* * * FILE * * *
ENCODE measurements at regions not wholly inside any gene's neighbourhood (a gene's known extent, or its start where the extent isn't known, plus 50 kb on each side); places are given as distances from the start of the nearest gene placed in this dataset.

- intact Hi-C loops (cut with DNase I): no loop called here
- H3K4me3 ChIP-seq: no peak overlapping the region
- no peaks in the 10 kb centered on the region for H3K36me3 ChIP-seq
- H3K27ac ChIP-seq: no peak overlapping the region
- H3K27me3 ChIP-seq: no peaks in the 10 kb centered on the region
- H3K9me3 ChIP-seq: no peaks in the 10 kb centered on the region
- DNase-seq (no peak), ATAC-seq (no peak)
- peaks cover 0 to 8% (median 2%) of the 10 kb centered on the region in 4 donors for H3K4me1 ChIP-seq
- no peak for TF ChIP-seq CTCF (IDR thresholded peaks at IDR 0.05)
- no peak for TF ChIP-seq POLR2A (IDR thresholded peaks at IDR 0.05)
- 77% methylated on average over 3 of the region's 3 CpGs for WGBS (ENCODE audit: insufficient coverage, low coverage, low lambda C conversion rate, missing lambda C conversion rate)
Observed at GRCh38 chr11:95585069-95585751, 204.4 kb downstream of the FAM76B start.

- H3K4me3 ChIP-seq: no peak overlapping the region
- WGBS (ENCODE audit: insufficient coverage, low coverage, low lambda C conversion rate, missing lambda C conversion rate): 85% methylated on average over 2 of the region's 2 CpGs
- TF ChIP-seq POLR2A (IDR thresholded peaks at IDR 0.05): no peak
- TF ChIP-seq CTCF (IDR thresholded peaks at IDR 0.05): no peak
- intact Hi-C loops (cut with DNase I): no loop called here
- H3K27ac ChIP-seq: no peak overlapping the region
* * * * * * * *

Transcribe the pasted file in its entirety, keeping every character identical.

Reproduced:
ENCODE measurements at regions not wholly inside any gene's neighbourhood (a gene's known extent, or its start where the extent isn't known, plus 50 kb on each side); places are given as distances from the start of the nearest gene placed in this dataset.

- intact Hi-C loops (cut with DNase I): no loop called here
- H3K4me3 ChIP-seq: no peak overlapping the region
- no peaks in the 10 kb centered on the region for H3K36me3 ChIP-seq
- H3K27ac ChIP-seq: no peak overlapping the region
- H3K27me3 ChIP-seq: no peaks in the 10 kb centered on the region
- H3K9me3 ChIP-seq: no peaks in the 10 kb centered on the region
- DNase-seq (no peak), ATAC-seq (no peak)
- peaks cover 0 to 8% (median 2%) of the 10 kb centered on the region in 4 donors for H3K4me1 ChIP-seq
- no peak for TF ChIP-seq CTCF (IDR thresholded peaks at IDR 0.05)
- no peak for TF ChIP-seq POLR2A (IDR thresholded peaks at IDR 0.05)
- 77% methylated on average over 3 of the region's 3 CpGs for WGBS (ENCODE audit: insufficient coverage, low coverage, low lambda C conversion rate, missing lambda C conversion rate)
Observed at GRCh38 chr11:95585069-95585751, 204.4 kb downstream of the FAM76B start.

- H3K4me3 ChIP-seq: no peak overlapping the region
- WGBS (ENCODE audit: insufficient coverage, low coverage, low lambda C conversion rate, missing lambda C conversion rate): 85% methylated on average over 2 of the region's 2 CpGs
- TF ChIP-seq POLR2A (IDR thresholded peaks at IDR 0.05): no peak
- TF ChIP-seq CTCF (IDR thresholded peaks at IDR 0.05): no peak
- intact Hi-C loops (cut with DNase I): no loop called here
- H3K27ac ChIP-seq: no peak overlapping the region